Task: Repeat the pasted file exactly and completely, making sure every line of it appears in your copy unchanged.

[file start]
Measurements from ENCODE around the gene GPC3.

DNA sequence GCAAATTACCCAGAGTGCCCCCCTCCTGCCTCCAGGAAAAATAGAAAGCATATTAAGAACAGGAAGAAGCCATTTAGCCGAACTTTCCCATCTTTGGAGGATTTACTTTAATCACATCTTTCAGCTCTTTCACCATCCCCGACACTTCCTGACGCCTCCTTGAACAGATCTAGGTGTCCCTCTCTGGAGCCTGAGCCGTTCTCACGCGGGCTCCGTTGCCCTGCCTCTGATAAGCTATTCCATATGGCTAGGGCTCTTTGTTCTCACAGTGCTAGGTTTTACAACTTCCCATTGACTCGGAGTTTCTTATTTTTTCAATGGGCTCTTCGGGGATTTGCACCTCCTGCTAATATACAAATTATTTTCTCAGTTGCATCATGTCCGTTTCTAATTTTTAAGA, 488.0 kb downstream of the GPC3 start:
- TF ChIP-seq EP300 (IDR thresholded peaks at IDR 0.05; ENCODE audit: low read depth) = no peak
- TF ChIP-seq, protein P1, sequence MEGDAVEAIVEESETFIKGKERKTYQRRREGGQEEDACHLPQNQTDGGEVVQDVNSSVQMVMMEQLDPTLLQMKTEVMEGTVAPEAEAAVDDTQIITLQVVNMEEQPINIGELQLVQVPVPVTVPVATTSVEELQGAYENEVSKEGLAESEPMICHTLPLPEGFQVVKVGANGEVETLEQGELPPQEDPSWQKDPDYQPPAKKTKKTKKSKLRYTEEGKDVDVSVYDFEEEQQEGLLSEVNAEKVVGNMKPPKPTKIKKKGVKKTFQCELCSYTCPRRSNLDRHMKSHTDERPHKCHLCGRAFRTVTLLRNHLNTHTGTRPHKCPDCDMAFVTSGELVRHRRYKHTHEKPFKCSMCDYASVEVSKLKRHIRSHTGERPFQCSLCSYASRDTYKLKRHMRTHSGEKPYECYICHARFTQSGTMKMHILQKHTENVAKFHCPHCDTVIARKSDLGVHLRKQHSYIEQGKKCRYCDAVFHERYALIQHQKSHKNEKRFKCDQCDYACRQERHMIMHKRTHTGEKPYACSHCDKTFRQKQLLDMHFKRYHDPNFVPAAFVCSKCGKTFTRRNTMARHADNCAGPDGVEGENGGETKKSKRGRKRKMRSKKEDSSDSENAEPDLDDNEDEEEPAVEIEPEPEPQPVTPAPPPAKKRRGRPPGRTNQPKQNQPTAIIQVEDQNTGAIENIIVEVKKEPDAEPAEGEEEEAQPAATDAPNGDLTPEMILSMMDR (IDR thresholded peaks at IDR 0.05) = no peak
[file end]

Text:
Measurements from ENCODE around the gene GPC3.

DNA sequence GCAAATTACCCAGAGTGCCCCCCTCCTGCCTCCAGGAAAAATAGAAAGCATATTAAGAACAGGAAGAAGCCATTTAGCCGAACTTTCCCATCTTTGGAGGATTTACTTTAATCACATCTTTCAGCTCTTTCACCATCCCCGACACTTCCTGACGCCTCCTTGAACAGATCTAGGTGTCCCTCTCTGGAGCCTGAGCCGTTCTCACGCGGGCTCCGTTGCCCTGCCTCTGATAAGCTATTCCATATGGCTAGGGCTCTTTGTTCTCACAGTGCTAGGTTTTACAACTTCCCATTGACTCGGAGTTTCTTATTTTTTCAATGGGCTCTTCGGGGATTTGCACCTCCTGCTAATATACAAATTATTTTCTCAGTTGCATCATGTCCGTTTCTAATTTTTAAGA, 488.0 kb downstream of the GPC3 start:
- TF ChIP-seq EP300 (IDR thresholded peaks at IDR 0.05; ENCODE audit: low read depth) = no peak
- TF ChIP-seq, protein P1, sequence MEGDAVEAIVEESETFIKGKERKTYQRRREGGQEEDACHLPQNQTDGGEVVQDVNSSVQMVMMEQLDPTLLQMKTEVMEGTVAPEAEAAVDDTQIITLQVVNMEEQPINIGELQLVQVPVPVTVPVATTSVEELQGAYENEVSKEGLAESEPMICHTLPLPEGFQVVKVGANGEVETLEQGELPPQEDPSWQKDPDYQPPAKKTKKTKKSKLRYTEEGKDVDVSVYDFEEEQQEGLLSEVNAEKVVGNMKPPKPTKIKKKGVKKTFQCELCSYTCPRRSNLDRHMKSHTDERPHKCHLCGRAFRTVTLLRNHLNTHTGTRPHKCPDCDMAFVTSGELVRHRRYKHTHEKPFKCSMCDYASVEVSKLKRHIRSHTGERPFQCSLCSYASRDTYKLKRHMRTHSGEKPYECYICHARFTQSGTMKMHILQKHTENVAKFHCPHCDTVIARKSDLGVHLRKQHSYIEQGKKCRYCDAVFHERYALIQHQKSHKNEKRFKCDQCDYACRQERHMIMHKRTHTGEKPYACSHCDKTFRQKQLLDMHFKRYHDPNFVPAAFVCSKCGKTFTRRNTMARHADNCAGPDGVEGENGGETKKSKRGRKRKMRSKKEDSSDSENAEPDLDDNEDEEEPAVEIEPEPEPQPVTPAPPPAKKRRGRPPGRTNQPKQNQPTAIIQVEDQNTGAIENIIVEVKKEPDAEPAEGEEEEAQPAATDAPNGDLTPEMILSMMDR (IDR thresholded peaks at IDR 0.05) = no peak